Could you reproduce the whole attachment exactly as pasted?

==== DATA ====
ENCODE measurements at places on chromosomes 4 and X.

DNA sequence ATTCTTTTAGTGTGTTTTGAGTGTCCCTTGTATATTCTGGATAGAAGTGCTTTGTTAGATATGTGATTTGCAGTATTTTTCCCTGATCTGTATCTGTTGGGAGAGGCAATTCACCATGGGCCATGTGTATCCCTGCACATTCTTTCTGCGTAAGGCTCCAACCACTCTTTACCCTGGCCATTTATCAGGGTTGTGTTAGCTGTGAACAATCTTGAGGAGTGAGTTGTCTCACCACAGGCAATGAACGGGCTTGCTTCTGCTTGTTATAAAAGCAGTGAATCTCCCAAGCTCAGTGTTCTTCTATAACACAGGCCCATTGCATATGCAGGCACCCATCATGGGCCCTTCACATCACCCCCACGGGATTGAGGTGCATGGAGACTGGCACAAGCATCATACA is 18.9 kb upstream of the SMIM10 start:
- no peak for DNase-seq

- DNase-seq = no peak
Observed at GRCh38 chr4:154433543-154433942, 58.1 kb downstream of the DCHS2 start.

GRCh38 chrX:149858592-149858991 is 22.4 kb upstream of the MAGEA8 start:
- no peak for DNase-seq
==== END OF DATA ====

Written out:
ENCODE measurements at places on chromosomes 4 and X.

DNA sequence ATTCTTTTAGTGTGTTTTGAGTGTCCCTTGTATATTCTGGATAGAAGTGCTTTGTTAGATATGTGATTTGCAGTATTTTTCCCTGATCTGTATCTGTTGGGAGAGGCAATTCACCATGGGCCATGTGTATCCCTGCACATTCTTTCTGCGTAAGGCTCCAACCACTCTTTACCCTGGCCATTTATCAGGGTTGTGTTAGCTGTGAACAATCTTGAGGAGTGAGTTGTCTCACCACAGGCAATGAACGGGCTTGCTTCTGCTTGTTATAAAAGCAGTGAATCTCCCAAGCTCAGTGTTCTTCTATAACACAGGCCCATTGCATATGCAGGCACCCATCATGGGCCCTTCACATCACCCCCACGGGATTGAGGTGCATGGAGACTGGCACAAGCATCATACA is 18.9 kb upstream of the SMIM10 start:
- no peak for DNase-seq

- DNase-seq = no peak
Observed at GRCh38 chr4:154433543-154433942, 58.1 kb downstream of the DCHS2 start.

GRCh38 chrX:149858592-149858991 is 22.4 kb upstream of the MAGEA8 start:
- no peak for DNase-seq